Three Things to Consider Before Buying a Food Processor

Whether you call it a food processor or food chopper, this handy appliance makes many tough kitchen chores easier.

Many home chefs don’t think they need a food processor, preferring to do food chopping chores by hand. But once they’ve tried one, many of those naysayers realize the benefits are too irresistible and soon add one to their appliance roster. In reality, food processors make chopping vegetables and other foods much easier, making meal preparation faster and more convenient. When shopping for a food processor, also called a food chopper, consider such factors as power, capacity, and included accessories.

Multi-Purpose Unit

This one does it all: mixes, chops, slices, shreds, kneads, emulsifies and purees. Cuisinart

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While most food processors run off electricity, some smaller choppers operate manually. For large, electric appliances, look for a model with sufficient power to quickly chop the quantity of food it’s holding, efficiently and without burning out the motor after just a few uses. Experts suggest avoiding food processors with less than 300 watts of power, and as devices increase in size (more on this factor, soon), the size and strength of the motor should also increase. Once you get up to food processors that hold nine or more cups, you’ll need at least a 600-watt motor to ensure your processor operates efficiently and lasts a long time. If you want a manual chopper, be sure to get a small one, as a large manual chopper will often require more effort than it’s worth.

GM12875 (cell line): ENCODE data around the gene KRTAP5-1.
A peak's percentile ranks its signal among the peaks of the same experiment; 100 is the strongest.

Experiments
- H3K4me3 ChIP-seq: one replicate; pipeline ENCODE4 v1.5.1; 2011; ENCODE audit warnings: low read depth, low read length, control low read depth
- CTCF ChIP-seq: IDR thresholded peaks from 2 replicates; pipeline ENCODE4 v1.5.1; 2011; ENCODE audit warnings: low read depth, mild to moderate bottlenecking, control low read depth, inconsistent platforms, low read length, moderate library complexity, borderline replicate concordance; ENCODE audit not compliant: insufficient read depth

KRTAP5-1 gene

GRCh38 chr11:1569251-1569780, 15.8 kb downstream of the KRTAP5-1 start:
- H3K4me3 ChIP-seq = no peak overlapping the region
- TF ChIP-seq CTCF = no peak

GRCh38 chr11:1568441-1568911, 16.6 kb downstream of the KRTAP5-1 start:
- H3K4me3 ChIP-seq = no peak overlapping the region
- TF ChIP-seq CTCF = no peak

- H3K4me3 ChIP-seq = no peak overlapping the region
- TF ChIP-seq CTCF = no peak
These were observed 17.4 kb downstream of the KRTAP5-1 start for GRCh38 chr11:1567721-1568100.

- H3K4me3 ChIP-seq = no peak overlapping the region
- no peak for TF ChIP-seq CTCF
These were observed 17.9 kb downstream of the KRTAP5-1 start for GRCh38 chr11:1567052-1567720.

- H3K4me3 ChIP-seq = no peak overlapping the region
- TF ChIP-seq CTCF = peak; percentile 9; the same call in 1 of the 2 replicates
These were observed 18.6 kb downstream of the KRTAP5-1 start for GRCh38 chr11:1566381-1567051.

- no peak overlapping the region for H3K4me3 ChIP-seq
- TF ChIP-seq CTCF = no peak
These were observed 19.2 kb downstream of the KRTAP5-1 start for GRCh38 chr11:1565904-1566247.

Pick Your Color

A lightweight and compact option. KitchenAid

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The food processor capacity you need largely depends on the number of people you typically cook for on a regular basis. For a person living alone, a small food processor in the three-cup range will suffice. For a couple, a four- or five-cup processor is more likely to fit the bill. For someone who cooks often for a large family, a bigger food processor in the nine- to 10-cup range will make chopping chores fast and convenient. Note that capacity goes hand-in-hand with space, however, and a small food processor might not work as well on larger jobs, it is much easier to store when not in use. Conversely, a large food processor might do a great job and make you feel like a professional chef, but it will be harder to find a place to store it.

High Wattage

One disc shreds and slices; the blade mixes, chops and purees. Hamilton Beach

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Food processors with multiple speeds are more versatile and allow you to get a more consistent grind. Also, many include a “pulse” button that chops in quick bursts for rough chopping or kneading dough. Included accessories can also be a reason to pick one model instead of another. Some food processors have a bowl scraper attachment to keep the food close to the blades during chopping. This is handy since you don’t have to open the unit and push the food down as often. Other accessories that will make a food processor more useful include a slicing attachment, a shredding attachment, a grating attachment, and a storage case. Many quality food processors come with those accessories included. Be sure and check before making a purchase so you’ll get the most bang for your buck.